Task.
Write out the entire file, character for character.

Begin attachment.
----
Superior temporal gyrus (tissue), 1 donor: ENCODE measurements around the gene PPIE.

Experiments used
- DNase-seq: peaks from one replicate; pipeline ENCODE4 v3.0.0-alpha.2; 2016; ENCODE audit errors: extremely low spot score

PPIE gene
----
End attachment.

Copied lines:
Superior temporal gyrus (tissue), 1 donor: ENCODE measurements around the gene PPIE.

Experiments used
- DNase-seq: peaks from one replicate; pipeline ENCODE4 v3.0.0-alpha.2; 2016; ENCODE audit errors: extremely low spot score

PPIE gene